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100% RAIN PROOF . . . IT’S A MYTH!

February 12, 2016

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June 7, 2016


A designed Fire Curtain and a designed Smoke Curtain are similar in appearance and operation but that’s where the similarity ends.  They are both used for completely different functions and one should never be substituted for the other and used to service the wrong requirement.

A Smoke Curtain is utilised as an integral part of a Smoke Ventilation design and is used to channel to a smoke exhaust point, (whether this be by natural or powered ventilation), or contain smoke to a certain area.  Its general purpose is to maintain a higher temperature in the smoke layer so allowing the smoke to rise to the extract point or points.  Smoke Curtains are usually not full height (ceiling to floor) but are set at a drop height, generally above head height, so as not to interfere with the means of escape.

However, a Fire Curtain provides a complete fire separation (from underside slab to finished floor level) between designated fire zones, typically to protect an open stairway or to prevent fire moving from one floor to another, through an open atrium. Therefore, as fire-separating elements, Fire Curtains are required to provide two main functions:


1) To maintain any compartmentation of buildings needed to limit the spread of fire and smoke;

2) To allow access to protected escape routes, both vertical and horizontal, without any loss of fire resistance, and to limit smoke entry into these routes, i.e. protected corridors and protected shafts.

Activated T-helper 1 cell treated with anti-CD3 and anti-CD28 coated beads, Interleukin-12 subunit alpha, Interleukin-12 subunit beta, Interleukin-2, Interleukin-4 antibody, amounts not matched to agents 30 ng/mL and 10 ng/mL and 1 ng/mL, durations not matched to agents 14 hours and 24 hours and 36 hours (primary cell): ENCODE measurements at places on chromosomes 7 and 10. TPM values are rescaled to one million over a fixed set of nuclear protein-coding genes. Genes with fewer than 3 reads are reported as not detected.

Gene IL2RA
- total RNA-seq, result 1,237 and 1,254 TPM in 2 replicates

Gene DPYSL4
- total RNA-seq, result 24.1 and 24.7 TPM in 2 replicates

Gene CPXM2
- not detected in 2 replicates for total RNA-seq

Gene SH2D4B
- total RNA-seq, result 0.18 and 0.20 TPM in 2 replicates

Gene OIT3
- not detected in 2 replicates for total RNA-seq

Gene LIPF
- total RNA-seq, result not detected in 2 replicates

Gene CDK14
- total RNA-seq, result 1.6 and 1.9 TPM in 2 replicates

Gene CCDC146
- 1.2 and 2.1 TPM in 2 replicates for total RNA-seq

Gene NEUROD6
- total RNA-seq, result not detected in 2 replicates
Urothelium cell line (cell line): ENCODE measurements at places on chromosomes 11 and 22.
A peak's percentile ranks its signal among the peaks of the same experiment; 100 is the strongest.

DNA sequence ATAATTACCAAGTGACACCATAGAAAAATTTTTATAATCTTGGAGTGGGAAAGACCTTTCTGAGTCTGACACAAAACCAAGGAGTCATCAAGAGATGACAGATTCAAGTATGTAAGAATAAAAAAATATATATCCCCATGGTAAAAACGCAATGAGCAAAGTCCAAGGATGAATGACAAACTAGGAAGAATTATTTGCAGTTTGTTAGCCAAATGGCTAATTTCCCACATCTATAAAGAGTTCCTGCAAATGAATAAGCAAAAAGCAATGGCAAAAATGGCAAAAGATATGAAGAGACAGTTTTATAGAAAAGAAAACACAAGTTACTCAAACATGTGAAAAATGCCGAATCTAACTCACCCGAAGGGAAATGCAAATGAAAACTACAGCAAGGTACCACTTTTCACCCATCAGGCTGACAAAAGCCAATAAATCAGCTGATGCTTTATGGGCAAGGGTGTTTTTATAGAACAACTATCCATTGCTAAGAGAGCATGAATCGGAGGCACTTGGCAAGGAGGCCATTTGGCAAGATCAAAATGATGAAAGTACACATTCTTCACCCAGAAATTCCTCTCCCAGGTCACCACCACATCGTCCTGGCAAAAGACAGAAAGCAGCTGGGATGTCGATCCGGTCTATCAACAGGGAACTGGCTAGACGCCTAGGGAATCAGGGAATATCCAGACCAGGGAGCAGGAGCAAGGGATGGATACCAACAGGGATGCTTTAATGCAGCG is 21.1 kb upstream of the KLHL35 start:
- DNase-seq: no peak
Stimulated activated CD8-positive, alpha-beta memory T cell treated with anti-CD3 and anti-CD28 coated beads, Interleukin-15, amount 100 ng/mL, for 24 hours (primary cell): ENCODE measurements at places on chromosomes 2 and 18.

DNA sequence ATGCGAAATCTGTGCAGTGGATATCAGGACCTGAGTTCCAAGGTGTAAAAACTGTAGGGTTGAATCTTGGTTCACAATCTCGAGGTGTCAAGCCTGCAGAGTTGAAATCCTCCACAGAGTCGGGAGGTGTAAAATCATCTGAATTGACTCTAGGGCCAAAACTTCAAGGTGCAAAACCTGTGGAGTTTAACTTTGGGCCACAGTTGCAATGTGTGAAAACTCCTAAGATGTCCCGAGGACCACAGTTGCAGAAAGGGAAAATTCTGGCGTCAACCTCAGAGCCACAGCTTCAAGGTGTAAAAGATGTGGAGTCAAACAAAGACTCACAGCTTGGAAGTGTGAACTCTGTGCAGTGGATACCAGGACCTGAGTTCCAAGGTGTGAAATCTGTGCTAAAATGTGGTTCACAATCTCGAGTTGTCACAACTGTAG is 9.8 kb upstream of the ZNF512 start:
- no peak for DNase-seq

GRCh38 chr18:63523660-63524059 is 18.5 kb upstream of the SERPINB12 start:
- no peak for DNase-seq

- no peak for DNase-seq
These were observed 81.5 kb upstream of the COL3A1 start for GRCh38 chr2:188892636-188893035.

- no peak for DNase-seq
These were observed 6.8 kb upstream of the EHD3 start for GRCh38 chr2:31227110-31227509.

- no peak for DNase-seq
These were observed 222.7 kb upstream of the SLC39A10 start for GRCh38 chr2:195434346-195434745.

Given these uses, the curtains are tested to two very different parameters.  The latest test standard for Smoke Curtains is BS EN 12101-1:2005+A1:2006 (Smoke and heat control systems. Specification for smoke barriers) which involves the testing of the curtain to temperatures of around 600 degrees C.  Whereas, the current standard for Fire Curtains, BS 8524-1-2:2013 (Active fire curtain barrier assemblies. Specification and Code of practice for application, installation and maintenance) which evolved from PAS121 which was withdrawn in 2013, involves fire temperatures which can reach over 1000 degrees C.  When used as part of a fire-engineered design solution, fire curtains are a critical element of that design. If the Fire Curtains do not deploy to their operational position, the fire-engineered design solution would be compromised.  However, in the event that other fire protection systems or elements do not function, e.g. due to total power failure, the Fire Curtains in the fire-operational position provide fire separation.



The reality of the correct application is very often blurred by the price pressure to deliver the lowest cost option.  In these instances, Smoke Curtains are used to replace the requirement for higher cost Fire Curtains.  What is not appreciated, is the consequences of this action, which can result in a failure of the curtain and the catastrophic consequences of this occurrence.  It has to be understood that these are components of a life safety system and incorrect usage can result, in loss of life and damage to buildings and structures.


Paul Paffett is a Director of INNIVATE PTE LTD a company specializing in Specialty Architectural Products. Find more at


© INNIVATE  2016.  All Rights Reserved

No part of this article or any of its contents may be reproduced, copied, modified or adapted, without the prior written consent of the author.



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